FROM- OC Register
"The powers delegated by the proposed Constitution to the Federal Government, are few and defined." –
We've previously suggested what to say to a global warming zealot (http://www.ocregister.com/articles/%20-234092--.html), and even what to say to California's warmist-in-chief, Arnold Schwarzenegger (http://www.ocregister.com/opinion/%20-236562--.html).
Unfortunately, the ultimate discussion on global warming may require talking to the U.S. Environmental Protection Agency. If you thought zealots and celebrities-turned-politicians could be difficult to persuade, you ain't seen nothin' yet.
Those who would remake the economy in their own image and conform your lifestyle to their vision of a globally
Call it government by, of and for the bureaucracy. Where's James Madison when we need him?
There's nothing as insulated, nothing as isolated, nothing as arrogant as a federal bureaucracy. Think this thought: "I'd like to have a reasonable discussion with someone who will consider my point of view." Now think: "IRS. FBI.
Several key decisions begin this spring, not the least of which is the beginning of EPA enforcement. With this in mind, here are some EPA talking points, in case you're able to get a word in edge-wise:
We start with the understanding that this nation's founders never intended a massive government bureaucracy to dictate how Americans must live, what they can and cannot consume or manufacture, let alone how much of the stuff they exhale may legally be emitted. The EPA begins with the assumption that we've got all of this 100 percent wrong.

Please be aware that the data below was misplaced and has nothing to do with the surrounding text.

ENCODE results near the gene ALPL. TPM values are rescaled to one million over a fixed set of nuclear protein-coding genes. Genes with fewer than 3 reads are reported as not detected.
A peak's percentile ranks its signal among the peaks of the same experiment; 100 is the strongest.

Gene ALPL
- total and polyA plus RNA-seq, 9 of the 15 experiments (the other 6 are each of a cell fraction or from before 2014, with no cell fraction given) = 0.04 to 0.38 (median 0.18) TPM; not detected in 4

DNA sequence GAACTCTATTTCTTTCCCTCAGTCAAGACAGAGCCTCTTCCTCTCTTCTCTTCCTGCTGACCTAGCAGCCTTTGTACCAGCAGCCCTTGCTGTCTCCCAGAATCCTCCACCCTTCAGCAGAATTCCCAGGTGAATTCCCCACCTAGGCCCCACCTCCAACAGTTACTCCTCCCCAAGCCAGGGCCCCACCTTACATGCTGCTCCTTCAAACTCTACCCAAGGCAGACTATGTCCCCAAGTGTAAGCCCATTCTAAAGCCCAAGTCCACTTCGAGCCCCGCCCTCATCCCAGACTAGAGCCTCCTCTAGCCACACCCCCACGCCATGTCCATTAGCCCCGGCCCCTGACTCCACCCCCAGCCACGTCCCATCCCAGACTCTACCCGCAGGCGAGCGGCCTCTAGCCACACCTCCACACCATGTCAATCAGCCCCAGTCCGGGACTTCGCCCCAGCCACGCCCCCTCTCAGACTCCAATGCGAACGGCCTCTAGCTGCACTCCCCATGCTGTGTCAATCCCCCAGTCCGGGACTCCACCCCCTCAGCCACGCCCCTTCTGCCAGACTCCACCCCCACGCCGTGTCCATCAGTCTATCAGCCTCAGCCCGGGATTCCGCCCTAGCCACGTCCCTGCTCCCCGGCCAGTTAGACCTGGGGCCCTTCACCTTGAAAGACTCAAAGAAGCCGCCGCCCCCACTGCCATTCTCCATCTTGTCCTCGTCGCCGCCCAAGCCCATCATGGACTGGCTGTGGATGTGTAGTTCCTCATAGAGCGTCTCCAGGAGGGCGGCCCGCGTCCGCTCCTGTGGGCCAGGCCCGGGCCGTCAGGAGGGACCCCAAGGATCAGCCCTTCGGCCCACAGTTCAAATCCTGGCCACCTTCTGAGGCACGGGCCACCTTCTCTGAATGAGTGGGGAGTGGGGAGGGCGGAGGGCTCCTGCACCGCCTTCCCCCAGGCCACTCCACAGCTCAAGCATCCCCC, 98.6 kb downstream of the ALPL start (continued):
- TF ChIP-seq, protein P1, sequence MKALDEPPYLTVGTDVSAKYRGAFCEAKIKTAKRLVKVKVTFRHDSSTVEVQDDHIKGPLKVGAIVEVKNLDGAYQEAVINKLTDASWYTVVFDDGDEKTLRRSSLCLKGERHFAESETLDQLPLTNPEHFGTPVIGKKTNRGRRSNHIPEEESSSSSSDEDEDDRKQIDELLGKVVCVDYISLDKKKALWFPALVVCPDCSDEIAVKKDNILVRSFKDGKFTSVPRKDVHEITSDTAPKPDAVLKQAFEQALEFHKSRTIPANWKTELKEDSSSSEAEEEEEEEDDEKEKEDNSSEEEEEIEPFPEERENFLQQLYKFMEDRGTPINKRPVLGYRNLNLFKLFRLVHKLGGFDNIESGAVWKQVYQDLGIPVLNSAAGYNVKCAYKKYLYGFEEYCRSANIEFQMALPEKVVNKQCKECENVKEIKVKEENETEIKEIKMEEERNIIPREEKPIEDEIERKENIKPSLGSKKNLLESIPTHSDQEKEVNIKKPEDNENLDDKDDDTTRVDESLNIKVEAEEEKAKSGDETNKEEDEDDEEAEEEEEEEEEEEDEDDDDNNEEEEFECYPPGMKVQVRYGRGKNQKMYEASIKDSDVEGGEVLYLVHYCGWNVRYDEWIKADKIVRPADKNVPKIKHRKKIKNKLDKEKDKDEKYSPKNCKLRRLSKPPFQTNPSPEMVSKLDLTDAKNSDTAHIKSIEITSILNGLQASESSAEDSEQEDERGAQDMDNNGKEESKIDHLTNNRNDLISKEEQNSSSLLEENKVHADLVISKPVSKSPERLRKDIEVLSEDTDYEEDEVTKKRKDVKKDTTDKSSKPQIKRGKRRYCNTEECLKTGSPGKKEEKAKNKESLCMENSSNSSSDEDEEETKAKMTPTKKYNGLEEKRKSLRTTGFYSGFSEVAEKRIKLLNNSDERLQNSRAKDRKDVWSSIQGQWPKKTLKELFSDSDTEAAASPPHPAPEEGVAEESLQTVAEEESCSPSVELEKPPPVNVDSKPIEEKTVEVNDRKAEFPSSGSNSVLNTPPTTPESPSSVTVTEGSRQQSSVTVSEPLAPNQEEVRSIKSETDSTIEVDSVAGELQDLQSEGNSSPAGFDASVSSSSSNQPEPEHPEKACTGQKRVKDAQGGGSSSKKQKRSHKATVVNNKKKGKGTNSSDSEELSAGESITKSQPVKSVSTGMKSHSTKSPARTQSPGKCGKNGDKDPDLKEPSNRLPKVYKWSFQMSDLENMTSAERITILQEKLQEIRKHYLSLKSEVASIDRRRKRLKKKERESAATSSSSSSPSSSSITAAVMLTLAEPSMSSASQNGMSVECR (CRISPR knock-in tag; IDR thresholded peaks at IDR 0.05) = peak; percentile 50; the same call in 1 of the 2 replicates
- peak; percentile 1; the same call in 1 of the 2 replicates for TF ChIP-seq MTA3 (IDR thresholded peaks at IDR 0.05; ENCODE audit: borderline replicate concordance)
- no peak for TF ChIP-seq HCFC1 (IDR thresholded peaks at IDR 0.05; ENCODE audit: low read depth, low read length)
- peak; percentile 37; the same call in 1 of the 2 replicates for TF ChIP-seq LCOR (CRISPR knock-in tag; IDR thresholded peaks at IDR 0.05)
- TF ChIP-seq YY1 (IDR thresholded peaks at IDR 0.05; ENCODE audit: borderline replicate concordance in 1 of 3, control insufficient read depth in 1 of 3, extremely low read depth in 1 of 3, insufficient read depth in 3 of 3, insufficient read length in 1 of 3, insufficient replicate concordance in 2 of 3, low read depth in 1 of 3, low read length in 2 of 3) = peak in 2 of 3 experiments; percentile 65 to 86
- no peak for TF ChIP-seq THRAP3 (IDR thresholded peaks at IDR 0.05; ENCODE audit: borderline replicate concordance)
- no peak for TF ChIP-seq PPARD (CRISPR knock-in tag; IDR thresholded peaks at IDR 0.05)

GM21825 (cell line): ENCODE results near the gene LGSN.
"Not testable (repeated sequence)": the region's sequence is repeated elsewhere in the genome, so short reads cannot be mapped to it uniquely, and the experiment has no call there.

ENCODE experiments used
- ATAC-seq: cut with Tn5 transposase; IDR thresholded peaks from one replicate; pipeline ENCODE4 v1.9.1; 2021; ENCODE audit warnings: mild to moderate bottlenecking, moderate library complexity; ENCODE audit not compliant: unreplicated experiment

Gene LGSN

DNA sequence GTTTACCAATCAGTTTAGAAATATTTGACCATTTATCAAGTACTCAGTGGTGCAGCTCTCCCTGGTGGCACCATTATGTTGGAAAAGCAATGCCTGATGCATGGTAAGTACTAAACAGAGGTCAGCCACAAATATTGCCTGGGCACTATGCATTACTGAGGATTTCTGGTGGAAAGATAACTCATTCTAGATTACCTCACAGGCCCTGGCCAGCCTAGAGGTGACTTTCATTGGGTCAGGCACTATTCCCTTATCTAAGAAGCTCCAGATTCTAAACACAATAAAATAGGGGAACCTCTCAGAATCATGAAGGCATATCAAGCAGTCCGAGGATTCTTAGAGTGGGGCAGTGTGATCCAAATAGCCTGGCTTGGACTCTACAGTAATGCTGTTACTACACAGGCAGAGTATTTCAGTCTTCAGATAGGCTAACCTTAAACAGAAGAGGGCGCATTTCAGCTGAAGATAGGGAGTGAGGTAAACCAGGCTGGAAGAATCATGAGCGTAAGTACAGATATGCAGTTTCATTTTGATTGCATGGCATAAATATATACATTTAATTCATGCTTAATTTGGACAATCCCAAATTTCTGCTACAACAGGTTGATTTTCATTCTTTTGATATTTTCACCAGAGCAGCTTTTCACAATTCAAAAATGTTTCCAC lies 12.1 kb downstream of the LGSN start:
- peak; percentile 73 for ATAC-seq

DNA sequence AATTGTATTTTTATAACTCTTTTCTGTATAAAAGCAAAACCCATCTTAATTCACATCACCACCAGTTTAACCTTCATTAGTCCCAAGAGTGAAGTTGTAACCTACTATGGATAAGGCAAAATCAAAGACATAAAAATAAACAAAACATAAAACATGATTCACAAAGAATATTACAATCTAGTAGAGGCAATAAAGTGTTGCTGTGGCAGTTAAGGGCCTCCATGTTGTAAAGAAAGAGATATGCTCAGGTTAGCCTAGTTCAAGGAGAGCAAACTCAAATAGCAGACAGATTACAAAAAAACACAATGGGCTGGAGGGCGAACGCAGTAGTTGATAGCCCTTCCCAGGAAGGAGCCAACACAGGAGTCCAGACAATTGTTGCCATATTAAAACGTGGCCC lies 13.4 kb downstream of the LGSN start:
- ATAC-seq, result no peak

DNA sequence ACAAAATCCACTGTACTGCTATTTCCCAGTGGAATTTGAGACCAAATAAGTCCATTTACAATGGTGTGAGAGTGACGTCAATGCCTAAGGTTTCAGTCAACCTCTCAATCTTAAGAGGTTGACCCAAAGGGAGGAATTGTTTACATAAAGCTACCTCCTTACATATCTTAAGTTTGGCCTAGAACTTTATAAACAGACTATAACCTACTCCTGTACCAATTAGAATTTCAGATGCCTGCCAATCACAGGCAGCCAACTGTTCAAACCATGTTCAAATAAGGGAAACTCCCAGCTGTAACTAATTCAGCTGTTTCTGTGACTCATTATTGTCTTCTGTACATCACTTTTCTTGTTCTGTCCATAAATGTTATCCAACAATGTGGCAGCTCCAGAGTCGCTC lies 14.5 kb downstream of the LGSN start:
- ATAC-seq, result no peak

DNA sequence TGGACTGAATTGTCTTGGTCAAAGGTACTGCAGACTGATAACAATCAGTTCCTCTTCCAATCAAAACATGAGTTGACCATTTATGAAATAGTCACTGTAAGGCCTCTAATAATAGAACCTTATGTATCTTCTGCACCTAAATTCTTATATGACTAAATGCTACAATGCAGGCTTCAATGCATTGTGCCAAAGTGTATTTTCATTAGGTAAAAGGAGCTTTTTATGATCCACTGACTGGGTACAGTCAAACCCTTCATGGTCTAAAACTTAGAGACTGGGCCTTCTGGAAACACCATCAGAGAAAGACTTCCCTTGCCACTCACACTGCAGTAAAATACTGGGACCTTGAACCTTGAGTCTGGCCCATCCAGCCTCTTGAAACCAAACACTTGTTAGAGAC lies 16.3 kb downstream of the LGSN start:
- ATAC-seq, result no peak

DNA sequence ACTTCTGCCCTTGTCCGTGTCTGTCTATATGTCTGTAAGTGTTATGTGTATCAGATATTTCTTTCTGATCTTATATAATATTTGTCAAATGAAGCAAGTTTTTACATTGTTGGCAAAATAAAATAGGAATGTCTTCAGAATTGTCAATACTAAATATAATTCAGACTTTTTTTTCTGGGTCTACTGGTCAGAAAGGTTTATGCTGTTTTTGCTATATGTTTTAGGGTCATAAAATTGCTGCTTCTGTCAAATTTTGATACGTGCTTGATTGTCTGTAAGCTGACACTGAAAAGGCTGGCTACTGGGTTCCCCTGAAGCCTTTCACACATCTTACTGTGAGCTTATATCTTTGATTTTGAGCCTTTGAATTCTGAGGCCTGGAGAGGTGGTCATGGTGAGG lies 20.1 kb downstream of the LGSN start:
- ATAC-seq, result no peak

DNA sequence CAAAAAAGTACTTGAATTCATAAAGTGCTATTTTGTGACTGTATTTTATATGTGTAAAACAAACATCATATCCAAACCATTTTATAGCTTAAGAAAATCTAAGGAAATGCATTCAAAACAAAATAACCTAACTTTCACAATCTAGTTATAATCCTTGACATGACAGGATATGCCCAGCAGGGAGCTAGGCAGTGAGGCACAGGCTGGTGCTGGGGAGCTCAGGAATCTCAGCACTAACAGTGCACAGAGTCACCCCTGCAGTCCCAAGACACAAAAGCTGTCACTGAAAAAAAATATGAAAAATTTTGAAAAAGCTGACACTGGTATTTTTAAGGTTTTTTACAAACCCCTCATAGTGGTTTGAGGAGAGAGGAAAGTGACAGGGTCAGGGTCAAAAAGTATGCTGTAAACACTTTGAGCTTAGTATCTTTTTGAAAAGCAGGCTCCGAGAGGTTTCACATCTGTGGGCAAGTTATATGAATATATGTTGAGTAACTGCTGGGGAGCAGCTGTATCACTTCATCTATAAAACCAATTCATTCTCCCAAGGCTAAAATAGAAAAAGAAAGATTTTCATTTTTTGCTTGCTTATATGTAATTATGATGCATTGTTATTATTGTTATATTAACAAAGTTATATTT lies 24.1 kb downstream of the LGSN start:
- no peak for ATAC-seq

Change of venue
Congress, bless its misguided hearts, at least is a representative body held accountable by voters. That's why Congress, once hell-bent on shoving down our throats an economy-killing, freedom-squashing carbon cap-and-trade law, has backed off. Politicians still can be cowed by public outrage. That's also why global warming alarmists shifted the venue from the comparatively responsive Congress to the utterly insulated EPA. Faceless bureaucrats don't stand for election.
Once upon a time this overbearing regulatory agency restricted its intrusions to matters that pretty much everyone agreed needed attention. Air pollution was a serious problem not long ago. It's debatable whether the might of the federal government was the only, let alone the best, solution. But at least real pollution was a real problem. The EPA has changed that game, perhaps forever, by declaring CO2 to be a harmful pollutant that must be regulated.
The excuse the EPA uses to exert its regulatory version of martial law over everyday activities is that the globe allegedly is dangerously warming, and manmade greenhouse gas emissions are to blame. Nevermind, that temperatures are, at most, flat over the past 15 years. The only place a cause-and-effect relationship exists between rising greenhouse gases and rising global temperatures is in manmade computer models. Looking beyond the problem of garbage in and garbage out, history tells us a quite different story. As for blaming mankind for rising temperatures, there were far fewer people and absolutely no smokestacks or Hummers centuries ago when temperatures were higher and CO2 levels much higher.
Building on sand
The EPA, incapable of distinguishing pollutants from harmless air, based its war on global warming on findings of the U.N.'s Intergovernmental Panel on Climate Change, a governmental body, not a scientific body. The IPCC drew on scientific studies, except for those it excluded. IPCC hand-picked representatives, some of them scientists, summarized the findings, selectively including and excluding from the already-screened conclusions. The IPCC came up with an unsurprisingly political document drawn from sometimes one-sided, other times flatly flawed, research, while ignoring inconvenient contrary evidence. Since last year, there's been news aplenty about the IPCC report's frauds and mistakes. Good enough for government work, apparently.